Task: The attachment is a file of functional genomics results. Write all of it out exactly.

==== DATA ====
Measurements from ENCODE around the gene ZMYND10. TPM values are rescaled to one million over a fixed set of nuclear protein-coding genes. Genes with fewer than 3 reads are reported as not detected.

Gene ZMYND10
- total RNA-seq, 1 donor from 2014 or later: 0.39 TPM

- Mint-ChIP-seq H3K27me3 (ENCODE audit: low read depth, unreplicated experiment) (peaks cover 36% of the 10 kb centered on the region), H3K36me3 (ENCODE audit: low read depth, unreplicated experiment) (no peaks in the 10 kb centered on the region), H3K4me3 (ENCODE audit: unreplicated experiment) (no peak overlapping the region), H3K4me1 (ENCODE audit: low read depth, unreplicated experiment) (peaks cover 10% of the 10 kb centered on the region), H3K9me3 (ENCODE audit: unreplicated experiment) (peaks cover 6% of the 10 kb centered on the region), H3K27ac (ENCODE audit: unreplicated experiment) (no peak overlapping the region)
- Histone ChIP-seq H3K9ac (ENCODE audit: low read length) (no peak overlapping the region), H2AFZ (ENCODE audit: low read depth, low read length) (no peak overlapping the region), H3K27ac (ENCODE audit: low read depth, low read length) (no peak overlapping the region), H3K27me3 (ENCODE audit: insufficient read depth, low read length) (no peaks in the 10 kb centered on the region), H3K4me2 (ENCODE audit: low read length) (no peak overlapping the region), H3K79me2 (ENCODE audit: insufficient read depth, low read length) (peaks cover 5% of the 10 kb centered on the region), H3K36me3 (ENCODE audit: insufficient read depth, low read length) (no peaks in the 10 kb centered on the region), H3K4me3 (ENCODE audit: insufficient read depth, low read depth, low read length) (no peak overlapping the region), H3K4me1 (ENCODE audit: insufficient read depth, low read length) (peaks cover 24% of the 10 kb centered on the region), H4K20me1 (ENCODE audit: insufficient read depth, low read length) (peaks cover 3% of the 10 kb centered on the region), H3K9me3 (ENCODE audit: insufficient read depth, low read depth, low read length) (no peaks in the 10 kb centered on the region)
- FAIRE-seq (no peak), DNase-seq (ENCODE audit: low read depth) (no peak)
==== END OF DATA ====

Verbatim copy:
Measurements from ENCODE around the gene ZMYND10. TPM values are rescaled to one million over a fixed set of nuclear protein-coding genes. Genes with fewer than 3 reads are reported as not detected.

Gene ZMYND10
- total RNA-seq, 1 donor from 2014 or later: 0.39 TPM

- Mint-ChIP-seq H3K27me3 (ENCODE audit: low read depth, unreplicated experiment) (peaks cover 36% of the 10 kb centered on the region), H3K36me3 (ENCODE audit: low read depth, unreplicated experiment) (no peaks in the 10 kb centered on the region), H3K4me3 (ENCODE audit: unreplicated experiment) (no peak overlapping the region), H3K4me1 (ENCODE audit: low read depth, unreplicated experiment) (peaks cover 10% of the 10 kb centered on the region), H3K9me3 (ENCODE audit: unreplicated experiment) (peaks cover 6% of the 10 kb centered on the region), H3K27ac (ENCODE audit: unreplicated experiment) (no peak overlapping the region)
- Histone ChIP-seq H3K9ac (ENCODE audit: low read length) (no peak overlapping the region), H2AFZ (ENCODE audit: low read depth, low read length) (no peak overlapping the region), H3K27ac (ENCODE audit: low read depth, low read length) (no peak overlapping the region), H3K27me3 (ENCODE audit: insufficient read depth, low read length) (no peaks in the 10 kb centered on the region), H3K4me2 (ENCODE audit: low read length) (no peak overlapping the region), H3K79me2 (ENCODE audit: insufficient read depth, low read length) (peaks cover 5% of the 10 kb centered on the region), H3K36me3 (ENCODE audit: insufficient read depth, low read length) (no peaks in the 10 kb centered on the region), H3K4me3 (ENCODE audit: insufficient read depth, low read depth, low read length) (no peak overlapping the region), H3K4me1 (ENCODE audit: insufficient read depth, low read length) (peaks cover 24% of the 10 kb centered on the region), H4K20me1 (ENCODE audit: insufficient read depth, low read length) (peaks cover 3% of the 10 kb centered on the region), H3K9me3 (ENCODE audit: insufficient read depth, low read depth, low read length) (no peaks in the 10 kb centered on the region)
- FAIRE-seq (no peak), DNase-seq (ENCODE audit: low read depth) (no peak)